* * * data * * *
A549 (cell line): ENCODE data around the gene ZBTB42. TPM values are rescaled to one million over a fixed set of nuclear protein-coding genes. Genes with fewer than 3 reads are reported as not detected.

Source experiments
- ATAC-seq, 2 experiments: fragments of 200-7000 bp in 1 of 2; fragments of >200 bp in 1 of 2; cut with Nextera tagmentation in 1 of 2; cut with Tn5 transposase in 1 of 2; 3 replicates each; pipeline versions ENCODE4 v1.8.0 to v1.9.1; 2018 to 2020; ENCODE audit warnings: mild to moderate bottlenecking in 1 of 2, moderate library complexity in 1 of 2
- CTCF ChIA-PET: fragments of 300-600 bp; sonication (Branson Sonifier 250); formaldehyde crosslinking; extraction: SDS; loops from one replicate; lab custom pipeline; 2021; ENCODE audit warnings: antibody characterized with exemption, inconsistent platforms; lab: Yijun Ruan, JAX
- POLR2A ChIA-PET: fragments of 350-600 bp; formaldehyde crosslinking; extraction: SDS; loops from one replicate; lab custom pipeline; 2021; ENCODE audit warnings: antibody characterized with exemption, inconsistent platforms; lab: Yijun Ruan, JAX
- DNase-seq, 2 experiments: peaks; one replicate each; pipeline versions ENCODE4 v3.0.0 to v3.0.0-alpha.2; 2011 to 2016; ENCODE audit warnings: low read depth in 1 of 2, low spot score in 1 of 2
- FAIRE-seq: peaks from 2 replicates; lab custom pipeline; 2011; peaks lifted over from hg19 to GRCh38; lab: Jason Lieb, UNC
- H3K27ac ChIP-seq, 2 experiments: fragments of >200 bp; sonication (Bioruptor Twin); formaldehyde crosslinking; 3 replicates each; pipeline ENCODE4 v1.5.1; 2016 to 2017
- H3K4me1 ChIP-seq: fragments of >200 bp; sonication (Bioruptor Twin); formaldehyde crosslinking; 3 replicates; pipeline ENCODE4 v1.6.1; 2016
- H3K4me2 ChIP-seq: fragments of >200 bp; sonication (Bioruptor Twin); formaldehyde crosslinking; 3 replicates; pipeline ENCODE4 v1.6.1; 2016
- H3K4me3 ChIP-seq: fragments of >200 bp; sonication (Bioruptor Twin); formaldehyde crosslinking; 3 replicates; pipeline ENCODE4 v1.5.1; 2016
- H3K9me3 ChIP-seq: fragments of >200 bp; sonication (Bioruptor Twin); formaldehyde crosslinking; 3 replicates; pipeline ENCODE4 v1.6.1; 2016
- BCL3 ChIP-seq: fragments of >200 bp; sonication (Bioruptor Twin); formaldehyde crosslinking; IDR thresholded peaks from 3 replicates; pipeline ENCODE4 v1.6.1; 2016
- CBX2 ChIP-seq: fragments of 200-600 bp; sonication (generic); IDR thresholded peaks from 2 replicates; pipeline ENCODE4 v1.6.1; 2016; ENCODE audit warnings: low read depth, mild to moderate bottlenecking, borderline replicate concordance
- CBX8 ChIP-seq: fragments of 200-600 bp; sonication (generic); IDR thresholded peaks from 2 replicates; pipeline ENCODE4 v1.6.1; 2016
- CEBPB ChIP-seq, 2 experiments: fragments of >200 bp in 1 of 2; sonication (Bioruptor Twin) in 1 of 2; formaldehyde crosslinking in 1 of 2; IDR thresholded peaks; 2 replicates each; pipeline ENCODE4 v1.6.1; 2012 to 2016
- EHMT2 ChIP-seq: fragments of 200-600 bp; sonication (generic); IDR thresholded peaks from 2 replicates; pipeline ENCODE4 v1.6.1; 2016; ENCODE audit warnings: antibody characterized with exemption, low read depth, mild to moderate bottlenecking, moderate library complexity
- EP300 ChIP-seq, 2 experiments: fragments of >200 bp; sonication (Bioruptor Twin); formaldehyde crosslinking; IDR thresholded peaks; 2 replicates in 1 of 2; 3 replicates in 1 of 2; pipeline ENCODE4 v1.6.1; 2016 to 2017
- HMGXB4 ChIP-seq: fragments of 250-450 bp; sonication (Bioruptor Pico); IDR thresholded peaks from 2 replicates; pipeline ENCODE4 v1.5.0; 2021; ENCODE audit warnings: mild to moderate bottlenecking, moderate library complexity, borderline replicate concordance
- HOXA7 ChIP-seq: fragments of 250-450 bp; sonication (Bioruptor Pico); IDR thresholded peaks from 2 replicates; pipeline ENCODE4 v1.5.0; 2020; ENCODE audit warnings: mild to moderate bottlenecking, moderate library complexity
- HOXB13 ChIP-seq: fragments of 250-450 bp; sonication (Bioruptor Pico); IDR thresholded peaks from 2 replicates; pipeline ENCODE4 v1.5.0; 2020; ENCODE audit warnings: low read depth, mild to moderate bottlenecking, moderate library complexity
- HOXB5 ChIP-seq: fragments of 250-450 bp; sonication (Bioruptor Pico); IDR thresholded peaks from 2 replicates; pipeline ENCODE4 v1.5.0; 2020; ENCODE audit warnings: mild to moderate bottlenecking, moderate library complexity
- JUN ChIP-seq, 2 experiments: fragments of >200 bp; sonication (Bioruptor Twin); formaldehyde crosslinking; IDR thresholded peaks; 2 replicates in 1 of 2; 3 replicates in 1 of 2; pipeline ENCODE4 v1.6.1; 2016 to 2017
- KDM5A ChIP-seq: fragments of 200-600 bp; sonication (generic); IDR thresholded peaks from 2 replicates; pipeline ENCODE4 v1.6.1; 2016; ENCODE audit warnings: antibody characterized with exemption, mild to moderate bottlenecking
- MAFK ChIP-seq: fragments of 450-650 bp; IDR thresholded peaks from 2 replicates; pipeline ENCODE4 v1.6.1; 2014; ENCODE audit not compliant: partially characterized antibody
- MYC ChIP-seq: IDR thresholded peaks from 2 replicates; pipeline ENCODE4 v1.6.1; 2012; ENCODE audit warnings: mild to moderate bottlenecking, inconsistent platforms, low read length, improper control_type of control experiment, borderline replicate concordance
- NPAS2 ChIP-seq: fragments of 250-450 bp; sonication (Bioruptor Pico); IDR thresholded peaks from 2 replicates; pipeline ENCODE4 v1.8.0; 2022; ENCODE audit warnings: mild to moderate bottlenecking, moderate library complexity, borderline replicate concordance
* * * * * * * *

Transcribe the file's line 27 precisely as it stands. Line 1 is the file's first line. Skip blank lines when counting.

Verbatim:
- NPAS2 ChIP-seq: fragments of 250-450 bp; sonication (Bioruptor Pico); IDR thresholded peaks from 2 replicates; pipeline ENCODE4 v1.8.0; 2022; ENCODE audit warnings: mild to moderate bottlenecking, moderate library complexity, borderline replicate concordance